Referring now to FIG. 4, there is shown the application of the invention to a diffusion pump inlet. A diffusion pump 210 is provided with a vapor jet assembly 202, cooling coils 204 and an inlet flange 224. A pipe 214, with exit flange 226, connects the pump to the vacuum system. The inlet flange 224 is provided with an inner O-ring 230, a double pumping groove 238 and an outer 'Q-ring 234. The double pumping groove 238 is connected with a low stage of the diffusion pump via pipeline 240. v This provides a simple way of double pumping the O-ring 230. The material for O-ring 230 is selected from the low ;vapor pressure materials discus'ed in connection with FIGS. 1 and. 2.
There can be many variations within'the scope of the invention in addition to the ones noted above. For instance the gaskets can be water cooled during bakeout and during the operation of the ultrahigh vacuum system. Water supplies are available in connection with the diffusion pumps generally used in such systems. A separate pump can be used for, pumping out gasket 38. However, the main pumping system can usually be relied on to handle this additional. gas load. The groove 38 can be located inflange 26 rather than flange 24, as shown.
It will be appreciated that theplumbing for rough pumping has been omitted from the above description and drawings since such apparatus is Well known -to those skilled in the art.
Since many changes can be made in the above apparatus without departing from the scope of the invention herein involved, it is intended that all matter in the above description shall be interpreted as illustrative and not in a limiting sense.
What is claimed is:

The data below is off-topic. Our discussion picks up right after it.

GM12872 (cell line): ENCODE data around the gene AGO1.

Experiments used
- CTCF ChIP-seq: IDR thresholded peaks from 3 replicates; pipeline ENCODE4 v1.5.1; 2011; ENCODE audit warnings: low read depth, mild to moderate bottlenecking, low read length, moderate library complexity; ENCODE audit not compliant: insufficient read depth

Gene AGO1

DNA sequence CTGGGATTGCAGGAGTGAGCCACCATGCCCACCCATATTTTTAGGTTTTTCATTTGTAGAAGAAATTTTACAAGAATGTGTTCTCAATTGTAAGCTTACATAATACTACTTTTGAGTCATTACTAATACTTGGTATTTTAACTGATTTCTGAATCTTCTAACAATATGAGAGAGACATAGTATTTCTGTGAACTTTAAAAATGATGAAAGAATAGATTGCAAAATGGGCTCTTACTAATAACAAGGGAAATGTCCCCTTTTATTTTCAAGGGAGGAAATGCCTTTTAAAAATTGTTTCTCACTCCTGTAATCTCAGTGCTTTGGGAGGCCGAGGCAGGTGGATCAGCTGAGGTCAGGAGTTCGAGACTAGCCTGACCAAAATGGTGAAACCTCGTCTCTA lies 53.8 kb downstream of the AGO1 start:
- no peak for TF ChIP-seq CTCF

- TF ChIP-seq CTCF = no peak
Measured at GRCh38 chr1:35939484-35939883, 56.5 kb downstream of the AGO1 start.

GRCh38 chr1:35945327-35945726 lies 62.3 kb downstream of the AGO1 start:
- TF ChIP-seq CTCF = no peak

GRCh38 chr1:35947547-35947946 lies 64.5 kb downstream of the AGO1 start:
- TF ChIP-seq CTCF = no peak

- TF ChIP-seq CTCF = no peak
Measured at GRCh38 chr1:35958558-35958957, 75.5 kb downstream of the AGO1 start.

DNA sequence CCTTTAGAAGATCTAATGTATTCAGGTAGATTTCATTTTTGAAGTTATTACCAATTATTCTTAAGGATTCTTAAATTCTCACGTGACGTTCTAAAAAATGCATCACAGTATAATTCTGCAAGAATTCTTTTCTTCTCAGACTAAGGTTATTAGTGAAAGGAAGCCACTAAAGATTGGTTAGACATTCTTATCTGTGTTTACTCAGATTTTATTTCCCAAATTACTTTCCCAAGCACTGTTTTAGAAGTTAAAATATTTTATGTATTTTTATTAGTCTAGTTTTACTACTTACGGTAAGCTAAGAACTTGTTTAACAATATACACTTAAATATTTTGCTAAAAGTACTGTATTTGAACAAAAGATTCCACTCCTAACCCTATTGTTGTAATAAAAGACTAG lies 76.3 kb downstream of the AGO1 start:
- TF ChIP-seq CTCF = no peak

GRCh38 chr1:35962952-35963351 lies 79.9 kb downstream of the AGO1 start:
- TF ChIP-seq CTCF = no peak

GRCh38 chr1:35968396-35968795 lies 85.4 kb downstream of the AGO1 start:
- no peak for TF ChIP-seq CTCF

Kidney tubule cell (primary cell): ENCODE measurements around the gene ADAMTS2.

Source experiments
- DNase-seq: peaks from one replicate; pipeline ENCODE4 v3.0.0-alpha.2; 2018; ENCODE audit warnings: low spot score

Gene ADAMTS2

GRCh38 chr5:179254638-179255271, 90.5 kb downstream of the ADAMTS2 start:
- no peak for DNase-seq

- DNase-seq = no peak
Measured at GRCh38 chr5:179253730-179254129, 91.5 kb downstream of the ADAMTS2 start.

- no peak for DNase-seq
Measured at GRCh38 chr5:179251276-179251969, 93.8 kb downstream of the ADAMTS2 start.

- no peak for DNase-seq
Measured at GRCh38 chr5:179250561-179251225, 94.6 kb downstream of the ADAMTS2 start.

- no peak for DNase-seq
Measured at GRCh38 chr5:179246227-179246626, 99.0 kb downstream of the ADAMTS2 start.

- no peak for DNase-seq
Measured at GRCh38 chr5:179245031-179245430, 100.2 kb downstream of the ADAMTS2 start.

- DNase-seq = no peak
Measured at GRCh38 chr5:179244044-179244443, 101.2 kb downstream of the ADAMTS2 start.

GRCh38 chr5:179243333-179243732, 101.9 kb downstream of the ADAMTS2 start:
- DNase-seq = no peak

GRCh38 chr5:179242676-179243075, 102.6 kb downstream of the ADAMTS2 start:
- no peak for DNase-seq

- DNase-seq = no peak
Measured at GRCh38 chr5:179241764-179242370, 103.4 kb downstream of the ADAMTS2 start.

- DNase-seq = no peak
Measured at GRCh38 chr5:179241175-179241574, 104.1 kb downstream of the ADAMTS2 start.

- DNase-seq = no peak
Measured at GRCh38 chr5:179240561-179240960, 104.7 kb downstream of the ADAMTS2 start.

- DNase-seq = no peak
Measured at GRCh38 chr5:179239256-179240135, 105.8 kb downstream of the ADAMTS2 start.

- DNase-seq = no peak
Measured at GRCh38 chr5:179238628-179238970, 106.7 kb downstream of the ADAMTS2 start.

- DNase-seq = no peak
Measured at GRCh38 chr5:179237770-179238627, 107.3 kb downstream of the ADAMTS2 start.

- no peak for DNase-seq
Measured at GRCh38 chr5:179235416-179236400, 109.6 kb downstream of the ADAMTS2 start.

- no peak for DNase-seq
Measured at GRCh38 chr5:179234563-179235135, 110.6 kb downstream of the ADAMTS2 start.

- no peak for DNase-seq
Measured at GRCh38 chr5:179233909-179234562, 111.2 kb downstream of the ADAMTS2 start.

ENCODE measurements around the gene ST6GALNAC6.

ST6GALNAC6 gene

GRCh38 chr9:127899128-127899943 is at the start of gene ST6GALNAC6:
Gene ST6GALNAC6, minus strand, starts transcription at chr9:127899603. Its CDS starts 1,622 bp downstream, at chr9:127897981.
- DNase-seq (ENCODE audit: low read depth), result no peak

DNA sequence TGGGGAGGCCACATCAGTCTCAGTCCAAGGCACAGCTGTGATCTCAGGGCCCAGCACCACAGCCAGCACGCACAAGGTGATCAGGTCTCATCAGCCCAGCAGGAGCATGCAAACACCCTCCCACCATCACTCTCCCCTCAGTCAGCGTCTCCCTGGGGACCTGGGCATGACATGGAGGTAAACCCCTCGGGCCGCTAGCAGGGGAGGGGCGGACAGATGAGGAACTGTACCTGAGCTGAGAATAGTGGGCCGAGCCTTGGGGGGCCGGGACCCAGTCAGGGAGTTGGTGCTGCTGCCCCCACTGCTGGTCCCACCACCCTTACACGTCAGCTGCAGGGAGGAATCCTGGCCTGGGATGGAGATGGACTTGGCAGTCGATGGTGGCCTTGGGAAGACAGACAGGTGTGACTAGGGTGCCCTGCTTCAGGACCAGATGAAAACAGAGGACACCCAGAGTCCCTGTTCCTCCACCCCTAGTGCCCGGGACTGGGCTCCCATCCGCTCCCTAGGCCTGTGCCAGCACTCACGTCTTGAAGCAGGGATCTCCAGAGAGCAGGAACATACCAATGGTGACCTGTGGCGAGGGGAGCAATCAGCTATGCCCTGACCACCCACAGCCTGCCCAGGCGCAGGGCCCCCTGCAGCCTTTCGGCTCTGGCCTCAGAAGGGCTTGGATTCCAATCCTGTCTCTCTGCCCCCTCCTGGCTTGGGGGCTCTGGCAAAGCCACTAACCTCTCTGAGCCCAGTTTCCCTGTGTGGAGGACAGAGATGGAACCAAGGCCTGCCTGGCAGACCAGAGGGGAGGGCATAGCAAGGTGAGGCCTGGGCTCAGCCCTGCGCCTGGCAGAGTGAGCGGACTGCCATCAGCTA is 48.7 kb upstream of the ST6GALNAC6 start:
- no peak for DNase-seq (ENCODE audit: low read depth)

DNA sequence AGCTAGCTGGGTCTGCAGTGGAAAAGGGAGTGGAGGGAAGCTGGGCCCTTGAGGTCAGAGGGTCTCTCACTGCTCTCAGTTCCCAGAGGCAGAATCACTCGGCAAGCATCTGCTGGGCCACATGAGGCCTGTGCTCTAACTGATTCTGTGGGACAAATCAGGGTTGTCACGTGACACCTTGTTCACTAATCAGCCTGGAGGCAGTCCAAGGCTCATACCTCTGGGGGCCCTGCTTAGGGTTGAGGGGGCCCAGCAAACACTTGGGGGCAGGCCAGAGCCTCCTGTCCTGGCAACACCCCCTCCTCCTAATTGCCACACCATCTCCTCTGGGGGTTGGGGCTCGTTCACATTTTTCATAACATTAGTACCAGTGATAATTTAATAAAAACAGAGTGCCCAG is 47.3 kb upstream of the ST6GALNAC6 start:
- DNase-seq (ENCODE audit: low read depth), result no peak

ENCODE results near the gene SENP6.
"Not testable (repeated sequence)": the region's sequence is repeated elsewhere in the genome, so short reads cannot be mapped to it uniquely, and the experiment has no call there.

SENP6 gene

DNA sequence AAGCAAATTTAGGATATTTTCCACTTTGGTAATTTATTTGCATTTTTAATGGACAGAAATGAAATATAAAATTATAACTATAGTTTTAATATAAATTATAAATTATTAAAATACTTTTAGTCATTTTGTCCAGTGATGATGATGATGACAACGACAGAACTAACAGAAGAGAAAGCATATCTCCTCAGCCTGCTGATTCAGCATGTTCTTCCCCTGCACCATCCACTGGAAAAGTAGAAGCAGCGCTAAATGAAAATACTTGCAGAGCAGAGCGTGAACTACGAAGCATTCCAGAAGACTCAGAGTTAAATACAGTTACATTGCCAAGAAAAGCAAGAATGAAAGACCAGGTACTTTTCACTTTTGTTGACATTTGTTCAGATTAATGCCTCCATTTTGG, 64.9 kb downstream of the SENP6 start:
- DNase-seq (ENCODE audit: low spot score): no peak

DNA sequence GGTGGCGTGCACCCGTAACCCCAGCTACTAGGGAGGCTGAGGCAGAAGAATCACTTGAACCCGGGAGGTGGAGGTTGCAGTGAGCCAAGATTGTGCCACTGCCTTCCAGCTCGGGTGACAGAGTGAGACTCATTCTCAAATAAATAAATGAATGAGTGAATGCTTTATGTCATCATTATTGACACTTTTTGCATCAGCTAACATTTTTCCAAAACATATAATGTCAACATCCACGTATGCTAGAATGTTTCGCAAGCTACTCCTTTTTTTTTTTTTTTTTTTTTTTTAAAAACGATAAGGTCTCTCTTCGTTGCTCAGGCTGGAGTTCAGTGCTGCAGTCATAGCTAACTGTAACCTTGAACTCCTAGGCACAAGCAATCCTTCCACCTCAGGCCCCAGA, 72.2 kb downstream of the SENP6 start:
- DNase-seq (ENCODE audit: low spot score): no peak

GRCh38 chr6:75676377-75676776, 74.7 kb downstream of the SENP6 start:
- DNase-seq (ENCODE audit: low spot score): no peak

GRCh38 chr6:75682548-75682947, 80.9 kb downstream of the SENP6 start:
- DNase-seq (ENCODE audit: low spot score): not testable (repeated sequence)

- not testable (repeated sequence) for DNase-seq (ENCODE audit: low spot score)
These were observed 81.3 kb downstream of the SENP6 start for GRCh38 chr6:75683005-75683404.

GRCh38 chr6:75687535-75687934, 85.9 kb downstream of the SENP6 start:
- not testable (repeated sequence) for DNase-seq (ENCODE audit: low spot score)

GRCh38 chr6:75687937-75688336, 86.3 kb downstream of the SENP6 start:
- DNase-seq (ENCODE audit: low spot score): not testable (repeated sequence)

l. A demountable closure for ultra high vacuum systems, such as a door seal, pipe coupling, or the like, comprising means forming mating metal surfaces to establish a demountable interface extending from an inner low pressure region to an outer high pressure region, spaced inner and outer gaskets blocking said interface, vacuum pumping means connected to the space between the gaskets, the inner gasket being made of a rubbery mate rial having a low characteristic vapor pressure on the order of about 10 mm. Hg abs. and less at 20 C.
2. The demountable closure of claim 1 wherein the inner gasket is made of silicone rubber.
3. The demountable closure of claim 1 wherein the said vacuum pumping means are adapted to reduce the pressure in the space between the gaskets to the point Where the rate of diffusion through the inner gasket is less than the rate at which volatile components evolve from the inner gasket.
4. An ultrahigh vacuum system comprising a chamber connected to a vacuumrpump system and including a demountable closure, the demountable closure comprising abutting metal walls which define an interface extending from an ultrahigh vacuum zone to a zoneof higher pressure, spaced inner and outer gaskets sealing the interface, the inner gasket comprising a rubbery material having a characteristic vapor pressure less than 10- mm. Hg at 20 C. and means for pumping outthe space between the gaskets.